The procedure delayed his debut with the Blue & Gold and limited his basketball activities for several weeks, but he was cleared to return to the court in March. After a few practices, he played for the first time on March 13 in Phoenix. He showed some signs of rust, but still managed to tally 13 points and seven rebounds in one of the team's most impressive wins of the season.

Caris LeVert

Photo Credit: Matt Kryger

As one might expect, LeVert was inconsistent initially after the long layoff, averaging 14.9 points on 37.7 percent shooting over his first 10 games with the Pacers. But even still, he showed flashes of burst and scoring abilities that no one else on the roster possesses.

On March 24, in just his second home game as a Pacer, LeVert electrified Bankers Life Fieldhouse, scoring 28 points on 10-of-19 shooting (4-of-7 from 3-point range), six rebounds, four assists, and two steals in a win over Detroit. With the Pacers up two late in the game, Indiana put the ball in LeVert's hands and he delivered, drilling a step-back three to seal the win.

As he got more games under his belt, LeVert looked more and more comfortable. He averaged 22.1 points on 47.7 percent shooting in April, then bumped his scoring average up again to 24.8 points in May.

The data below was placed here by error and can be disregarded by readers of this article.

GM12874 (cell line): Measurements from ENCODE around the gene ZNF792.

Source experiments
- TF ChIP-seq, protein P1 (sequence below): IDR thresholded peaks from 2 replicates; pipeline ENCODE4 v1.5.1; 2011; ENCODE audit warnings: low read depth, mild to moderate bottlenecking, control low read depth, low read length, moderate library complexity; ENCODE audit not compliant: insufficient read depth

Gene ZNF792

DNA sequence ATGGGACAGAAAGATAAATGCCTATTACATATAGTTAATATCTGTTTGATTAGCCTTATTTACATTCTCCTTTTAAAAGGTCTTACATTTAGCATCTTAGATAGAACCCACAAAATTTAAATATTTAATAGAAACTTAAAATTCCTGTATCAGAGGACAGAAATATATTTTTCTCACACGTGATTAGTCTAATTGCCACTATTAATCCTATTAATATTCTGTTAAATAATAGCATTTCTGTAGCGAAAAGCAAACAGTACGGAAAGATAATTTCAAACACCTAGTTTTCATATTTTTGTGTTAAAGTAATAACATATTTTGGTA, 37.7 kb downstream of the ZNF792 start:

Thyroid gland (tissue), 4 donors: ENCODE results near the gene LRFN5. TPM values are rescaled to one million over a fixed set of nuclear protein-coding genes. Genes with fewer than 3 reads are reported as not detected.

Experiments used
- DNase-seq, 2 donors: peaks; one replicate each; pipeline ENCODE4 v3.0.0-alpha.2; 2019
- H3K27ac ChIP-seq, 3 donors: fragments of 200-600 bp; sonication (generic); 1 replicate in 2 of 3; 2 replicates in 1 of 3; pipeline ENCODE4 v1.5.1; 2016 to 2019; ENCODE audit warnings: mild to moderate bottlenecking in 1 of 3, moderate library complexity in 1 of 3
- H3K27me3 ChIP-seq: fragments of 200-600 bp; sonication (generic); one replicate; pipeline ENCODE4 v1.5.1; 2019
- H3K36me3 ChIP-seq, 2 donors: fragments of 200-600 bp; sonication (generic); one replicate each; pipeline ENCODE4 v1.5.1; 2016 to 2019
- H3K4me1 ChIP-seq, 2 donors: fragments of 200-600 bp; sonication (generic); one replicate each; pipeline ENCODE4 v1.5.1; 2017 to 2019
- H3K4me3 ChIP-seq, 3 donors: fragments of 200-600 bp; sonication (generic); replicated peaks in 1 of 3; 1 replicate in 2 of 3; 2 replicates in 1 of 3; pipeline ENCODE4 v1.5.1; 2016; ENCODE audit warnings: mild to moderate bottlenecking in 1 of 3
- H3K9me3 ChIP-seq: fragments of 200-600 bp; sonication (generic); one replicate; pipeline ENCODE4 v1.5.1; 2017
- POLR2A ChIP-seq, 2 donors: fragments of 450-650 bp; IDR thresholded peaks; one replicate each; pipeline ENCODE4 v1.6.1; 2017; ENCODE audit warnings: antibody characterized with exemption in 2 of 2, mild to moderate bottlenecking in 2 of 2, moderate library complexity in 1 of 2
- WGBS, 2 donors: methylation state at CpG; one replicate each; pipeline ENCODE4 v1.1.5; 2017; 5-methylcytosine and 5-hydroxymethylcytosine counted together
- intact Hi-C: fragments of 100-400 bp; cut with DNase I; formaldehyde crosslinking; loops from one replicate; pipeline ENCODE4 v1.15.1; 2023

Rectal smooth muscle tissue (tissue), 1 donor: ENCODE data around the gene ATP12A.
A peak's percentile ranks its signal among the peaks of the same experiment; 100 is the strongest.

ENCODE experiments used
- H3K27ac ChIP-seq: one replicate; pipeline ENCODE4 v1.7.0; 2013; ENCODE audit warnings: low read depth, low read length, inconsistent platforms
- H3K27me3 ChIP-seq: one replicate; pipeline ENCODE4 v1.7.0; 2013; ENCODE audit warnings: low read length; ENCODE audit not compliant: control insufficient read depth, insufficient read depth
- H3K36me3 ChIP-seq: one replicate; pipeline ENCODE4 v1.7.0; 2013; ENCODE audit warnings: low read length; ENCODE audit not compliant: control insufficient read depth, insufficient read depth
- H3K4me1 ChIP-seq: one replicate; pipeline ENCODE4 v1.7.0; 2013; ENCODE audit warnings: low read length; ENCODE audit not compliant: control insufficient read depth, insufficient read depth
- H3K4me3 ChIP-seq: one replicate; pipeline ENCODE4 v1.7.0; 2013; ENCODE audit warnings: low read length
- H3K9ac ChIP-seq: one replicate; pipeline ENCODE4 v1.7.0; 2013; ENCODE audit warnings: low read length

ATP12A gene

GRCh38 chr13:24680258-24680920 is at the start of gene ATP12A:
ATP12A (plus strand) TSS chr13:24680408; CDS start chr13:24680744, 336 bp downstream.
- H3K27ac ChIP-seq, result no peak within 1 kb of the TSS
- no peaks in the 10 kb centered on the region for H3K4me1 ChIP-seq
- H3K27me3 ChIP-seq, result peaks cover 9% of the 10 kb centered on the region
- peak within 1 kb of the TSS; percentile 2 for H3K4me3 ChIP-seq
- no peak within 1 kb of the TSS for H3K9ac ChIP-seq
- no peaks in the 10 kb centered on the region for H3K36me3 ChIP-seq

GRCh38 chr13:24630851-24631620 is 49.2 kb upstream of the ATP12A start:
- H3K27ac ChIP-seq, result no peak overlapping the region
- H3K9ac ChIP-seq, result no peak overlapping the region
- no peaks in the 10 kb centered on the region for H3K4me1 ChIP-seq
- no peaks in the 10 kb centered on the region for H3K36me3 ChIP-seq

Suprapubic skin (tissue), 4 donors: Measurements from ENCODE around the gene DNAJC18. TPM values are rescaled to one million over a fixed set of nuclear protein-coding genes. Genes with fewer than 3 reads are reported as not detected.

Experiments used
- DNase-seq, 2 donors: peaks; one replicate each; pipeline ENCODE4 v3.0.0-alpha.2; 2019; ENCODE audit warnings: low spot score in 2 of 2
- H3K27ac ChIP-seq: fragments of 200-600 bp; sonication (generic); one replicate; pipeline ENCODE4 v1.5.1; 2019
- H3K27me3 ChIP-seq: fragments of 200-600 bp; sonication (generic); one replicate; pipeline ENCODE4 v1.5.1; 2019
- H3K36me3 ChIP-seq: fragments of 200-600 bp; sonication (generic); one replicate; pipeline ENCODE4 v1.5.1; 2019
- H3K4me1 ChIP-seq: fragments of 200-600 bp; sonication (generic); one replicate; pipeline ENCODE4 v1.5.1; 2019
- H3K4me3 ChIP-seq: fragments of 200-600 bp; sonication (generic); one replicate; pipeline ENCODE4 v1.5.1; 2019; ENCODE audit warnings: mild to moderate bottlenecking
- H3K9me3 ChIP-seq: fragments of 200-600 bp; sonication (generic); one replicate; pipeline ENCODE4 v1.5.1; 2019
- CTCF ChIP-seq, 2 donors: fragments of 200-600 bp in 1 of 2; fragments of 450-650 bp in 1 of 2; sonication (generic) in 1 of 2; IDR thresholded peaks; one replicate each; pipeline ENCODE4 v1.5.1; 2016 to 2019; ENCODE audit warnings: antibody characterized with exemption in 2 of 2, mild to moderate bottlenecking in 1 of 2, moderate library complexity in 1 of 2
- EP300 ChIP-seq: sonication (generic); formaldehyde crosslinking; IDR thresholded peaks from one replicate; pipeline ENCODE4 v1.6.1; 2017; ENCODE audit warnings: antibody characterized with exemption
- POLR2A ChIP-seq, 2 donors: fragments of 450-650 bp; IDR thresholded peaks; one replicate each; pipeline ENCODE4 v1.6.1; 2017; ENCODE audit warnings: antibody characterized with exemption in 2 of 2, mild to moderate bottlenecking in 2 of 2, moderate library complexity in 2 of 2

LeVert topped 20 points in 17 games and surpassed 30 points five times, including four of his last 10 games. But he was more than just a scorer.

When Malcolm Brogdon went down late in the regular season with a hamstring injury, LeVert slid over to point guard. He averaged 7.4 assists in May while running the point, recording three double-doubles. He had 31 points and 12 assists in a win over Atlanta on May 6, nearly recorded a triple-double (35 points, 14 rebounds, and eight assists) against Washington on May 8, and tallied 28 points and 12 assists in a win over the Lakers on May 15.

LeVert's playmaking gives the Pacers another unique talent that, on paper at least, complements each of the other top players on the team. LeVert seemingly developed a strong chemistry running the two-man game with All-Star forward Domantas Sabonis, and also was able to share the backcourt with Brogdon before his injury. Next season, he will presumably have a chance to also play alongside another gifted scorer in T.J. Warren.

LeVert also offered a unique perspective inside the locker room. While the Pacers faced a number of challenges last season, including injuries and tough losses, LeVert faced a far greater challenge off the court. Perhaps for that reason, he often preached to his teammates to play with more joy and reminded the media on more than one occasion that basketball is supposed to be fun.

His stellar season came to an unexpected ending the day of Indiana's Play-In Tournament game against Charlotte, when LeVert was ruled out due to the NBA's health and safety protocols. He was unable to play that night or two days later in the Pacers' season-ending loss in Washington, a situation that undoubtedly frustrated him.

But LeVert should be back on the court and fully healthy next season, a significant blessing after everything he has gone through in the past few months. If his first half-season with the Pacers is any indication of things to come, LeVert has a chance to become one of the franchise's all-time greats.